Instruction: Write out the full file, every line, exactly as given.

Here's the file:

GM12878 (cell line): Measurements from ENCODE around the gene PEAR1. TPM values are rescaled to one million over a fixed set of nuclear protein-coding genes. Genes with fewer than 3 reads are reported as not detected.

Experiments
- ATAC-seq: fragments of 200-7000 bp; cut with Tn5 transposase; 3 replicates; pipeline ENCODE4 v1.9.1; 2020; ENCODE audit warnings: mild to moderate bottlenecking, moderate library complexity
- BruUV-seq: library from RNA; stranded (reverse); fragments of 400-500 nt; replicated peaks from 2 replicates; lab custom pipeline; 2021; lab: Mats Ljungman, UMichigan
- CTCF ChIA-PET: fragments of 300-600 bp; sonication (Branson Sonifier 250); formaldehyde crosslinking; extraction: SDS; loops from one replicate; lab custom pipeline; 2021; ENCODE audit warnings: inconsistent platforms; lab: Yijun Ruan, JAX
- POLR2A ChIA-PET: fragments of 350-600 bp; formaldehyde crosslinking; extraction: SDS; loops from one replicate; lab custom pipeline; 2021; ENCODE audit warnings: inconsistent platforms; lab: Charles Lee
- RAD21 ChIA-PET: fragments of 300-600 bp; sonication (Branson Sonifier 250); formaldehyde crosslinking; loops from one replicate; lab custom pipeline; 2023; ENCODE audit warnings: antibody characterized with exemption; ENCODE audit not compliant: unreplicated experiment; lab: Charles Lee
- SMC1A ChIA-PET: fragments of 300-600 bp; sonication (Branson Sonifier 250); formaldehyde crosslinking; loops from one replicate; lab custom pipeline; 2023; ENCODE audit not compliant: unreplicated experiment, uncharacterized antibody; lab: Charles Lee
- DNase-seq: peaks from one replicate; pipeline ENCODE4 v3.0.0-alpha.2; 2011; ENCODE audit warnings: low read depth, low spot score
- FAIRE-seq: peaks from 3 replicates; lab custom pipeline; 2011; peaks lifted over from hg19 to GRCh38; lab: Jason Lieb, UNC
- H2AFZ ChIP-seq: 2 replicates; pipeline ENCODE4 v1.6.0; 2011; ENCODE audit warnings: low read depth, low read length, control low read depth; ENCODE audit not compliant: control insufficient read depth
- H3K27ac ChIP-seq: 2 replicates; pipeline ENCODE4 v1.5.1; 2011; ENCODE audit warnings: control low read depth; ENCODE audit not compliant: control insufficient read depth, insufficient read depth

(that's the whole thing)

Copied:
GM12878 (cell line): Measurements from ENCODE around the gene PEAR1. TPM values are rescaled to one million over a fixed set of nuclear protein-coding genes. Genes with fewer than 3 reads are reported as not detected.

Experiments
- ATAC-seq: fragments of 200-7000 bp; cut with Tn5 transposase; 3 replicates; pipeline ENCODE4 v1.9.1; 2020; ENCODE audit warnings: mild to moderate bottlenecking, moderate library complexity
- BruUV-seq: library from RNA; stranded (reverse); fragments of 400-500 nt; replicated peaks from 2 replicates; lab custom pipeline; 2021; lab: Mats Ljungman, UMichigan
- CTCF ChIA-PET: fragments of 300-600 bp; sonication (Branson Sonifier 250); formaldehyde crosslinking; extraction: SDS; loops from one replicate; lab custom pipeline; 2021; ENCODE audit warnings: inconsistent platforms; lab: Yijun Ruan, JAX
- POLR2A ChIA-PET: fragments of 350-600 bp; formaldehyde crosslinking; extraction: SDS; loops from one replicate; lab custom pipeline; 2021; ENCODE audit warnings: inconsistent platforms; lab: Charles Lee
- RAD21 ChIA-PET: fragments of 300-600 bp; sonication (Branson Sonifier 250); formaldehyde crosslinking; loops from one replicate; lab custom pipeline; 2023; ENCODE audit warnings: antibody characterized with exemption; ENCODE audit not compliant: unreplicated experiment; lab: Charles Lee
- SMC1A ChIA-PET: fragments of 300-600 bp; sonication (Branson Sonifier 250); formaldehyde crosslinking; loops from one replicate; lab custom pipeline; 2023; ENCODE audit not compliant: unreplicated experiment, uncharacterized antibody; lab: Charles Lee
- DNase-seq: peaks from one replicate; pipeline ENCODE4 v3.0.0-alpha.2; 2011; ENCODE audit warnings: low read depth, low spot score
- FAIRE-seq: peaks from 3 replicates; lab custom pipeline; 2011; peaks lifted over from hg19 to GRCh38; lab: Jason Lieb, UNC
- H2AFZ ChIP-seq: 2 replicates; pipeline ENCODE4 v1.6.0; 2011; ENCODE audit warnings: low read depth, low read length, control low read depth; ENCODE audit not compliant: control insufficient read depth
- H3K27ac ChIP-seq: 2 replicates; pipeline ENCODE4 v1.5.1; 2011; ENCODE audit warnings: control low read depth; ENCODE audit not compliant: control insufficient read depth, insufficient read depth